WAO Suggests ‘Wales Needs Fitness Tsar’
Moves to tackle our couch potato society are being hampered by a lack of effort among our public bodies, the Wales Audit Office warns today.
The Auditor General, Jeremy Colman, said public bodies needed to “sharpen up their efforts” if public health targets are to be met.
In a report on the Assembly’s strategy to improve Wales’ poor fitness record, the Audit Office said that despite some progress, there was little co-ordination between public bodies. And it suggested a new “fitness Tsar” should be appointed by the Assembly Government to get its anti-obesity programme moving
The report identifies too much duplication and too little co-ordination between Ministers, local councils and voluntary bodies. It says the answer is to appoint one figure with responsibility for delivering the 20-year strategy.
The strategy, Climbing Higher, was launched in January 2005 with the aim of reversing Wales’ image as a couch potato society.
Among the targets are to provide all public sector employees, and three quarters of all other employees, with access to sport facilities within a 10-minute walk of the workplace.
Ministers also want to see 90% of children taking part in 60 minutes of moderate intensity physical activity on at least five days of the week by 2020.
The scale of the challenge is huge. Only one third of adults are carrying out the recommended levels of physical activity a week (at least 30 minutes of moderate exercise five times a week). And nearly half of all adults are classed as “inactive”
Meanwhile only 24% of secondary school children are meeting the 60-minutes target.
In Wales, the total cost of physical inactivity – to the health service and the economy as a whole – is around £650m per year.
The Audit Office says the 20-year Climbing Higher strategy has “acted as a catalyst” but there still needs to be more co-ordination. It also says the free swimming scheme, introduced in 2003 for children and older people, could be improved, and should have a national participation target.
“The complexity of the issue requires the involvement of a large number of organisations, increasing the risk of inefficiency and ineffectiveness,” the report says.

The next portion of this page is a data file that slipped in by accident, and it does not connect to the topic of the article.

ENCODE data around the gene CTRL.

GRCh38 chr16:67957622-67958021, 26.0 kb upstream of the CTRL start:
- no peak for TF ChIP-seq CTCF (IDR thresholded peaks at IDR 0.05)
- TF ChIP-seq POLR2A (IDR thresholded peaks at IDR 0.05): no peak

“This increases the potential for confusion, duplication of effort and inefficiency.”
Only 11 physical activity networks or partnerships are in existence across the 22 local authorities in Wales, the auditors find, leading them to conclude that provision across Wales is “patchy”.
In Wales 18% of adults are obese and 36% are overweight, with 22% of children and adolescents obese or overweight. In a comparison of 34 countries, only Malta and US reported higher figures.
The Audit Office says ministers should appoint a steering group and one individual to oversee “all physical activity work in Wales”.
Mr Colman said, “Public bodies need to sharpen up their efforts if they want to turn Wales into an active nation. Changing people’s behaviours is not an easy task, but a more co-ordinated approach from all organisations involved can make a difference. The Assembly Government’s strategy needs to be improved in some areas to encourage greater success at local level.”
A spokesman for the Welsh Assembly Government said that as the report was to the Audit Committee it would be inappropriate to comment until the committee had considered it.
In a statement the Sports Council for Wales said, “Two years into the process of delivering Climbing Higher, there is evidence that progress is being made and the Sports Council will continue to work in partnership with all stakeholders to help deliver increased and sustainable levels of sport and physical activity for children, young people and adults in Wales.”
Conservative health spokesman Jonathan Morgan said the report highlighted the danger of the Assembly Government introducing initiatives without properly thinking through the consequences.
“It is clear that there has not been sufficient cross-departmental working. Organisations have also been unaware who is responsible for taking the lead on key issues.”